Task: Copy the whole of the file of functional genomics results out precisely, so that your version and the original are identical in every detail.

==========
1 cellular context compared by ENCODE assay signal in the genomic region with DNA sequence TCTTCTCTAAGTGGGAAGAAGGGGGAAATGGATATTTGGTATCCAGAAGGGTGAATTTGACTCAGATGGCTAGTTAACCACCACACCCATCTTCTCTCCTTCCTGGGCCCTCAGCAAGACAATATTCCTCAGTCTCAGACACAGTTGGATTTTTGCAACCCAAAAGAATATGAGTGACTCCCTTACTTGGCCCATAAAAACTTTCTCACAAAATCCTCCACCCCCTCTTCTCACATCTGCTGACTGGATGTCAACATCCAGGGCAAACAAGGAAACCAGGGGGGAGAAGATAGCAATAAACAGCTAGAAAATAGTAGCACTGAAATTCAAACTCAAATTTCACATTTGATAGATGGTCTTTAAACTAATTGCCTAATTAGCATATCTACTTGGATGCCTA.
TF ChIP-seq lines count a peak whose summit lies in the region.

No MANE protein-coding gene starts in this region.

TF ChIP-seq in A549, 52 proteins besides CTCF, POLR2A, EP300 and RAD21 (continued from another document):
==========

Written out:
1 cellular context compared by ENCODE assay signal in the genomic region with DNA sequence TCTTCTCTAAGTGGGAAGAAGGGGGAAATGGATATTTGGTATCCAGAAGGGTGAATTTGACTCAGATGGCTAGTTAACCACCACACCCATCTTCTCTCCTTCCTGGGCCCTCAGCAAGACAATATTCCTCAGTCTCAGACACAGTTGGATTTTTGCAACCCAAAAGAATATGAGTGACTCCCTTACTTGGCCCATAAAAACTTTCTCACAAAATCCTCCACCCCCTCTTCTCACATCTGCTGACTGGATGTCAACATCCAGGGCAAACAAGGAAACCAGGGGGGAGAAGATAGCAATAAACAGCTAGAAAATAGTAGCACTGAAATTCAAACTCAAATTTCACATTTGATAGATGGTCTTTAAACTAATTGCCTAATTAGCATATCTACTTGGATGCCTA.
TF ChIP-seq lines count a peak whose summit lies in the region.

No MANE protein-coding gene starts in this region.

TF ChIP-seq in A549, 52 proteins besides CTCF, POLR2A, EP300 and RAD21 (continued from another document):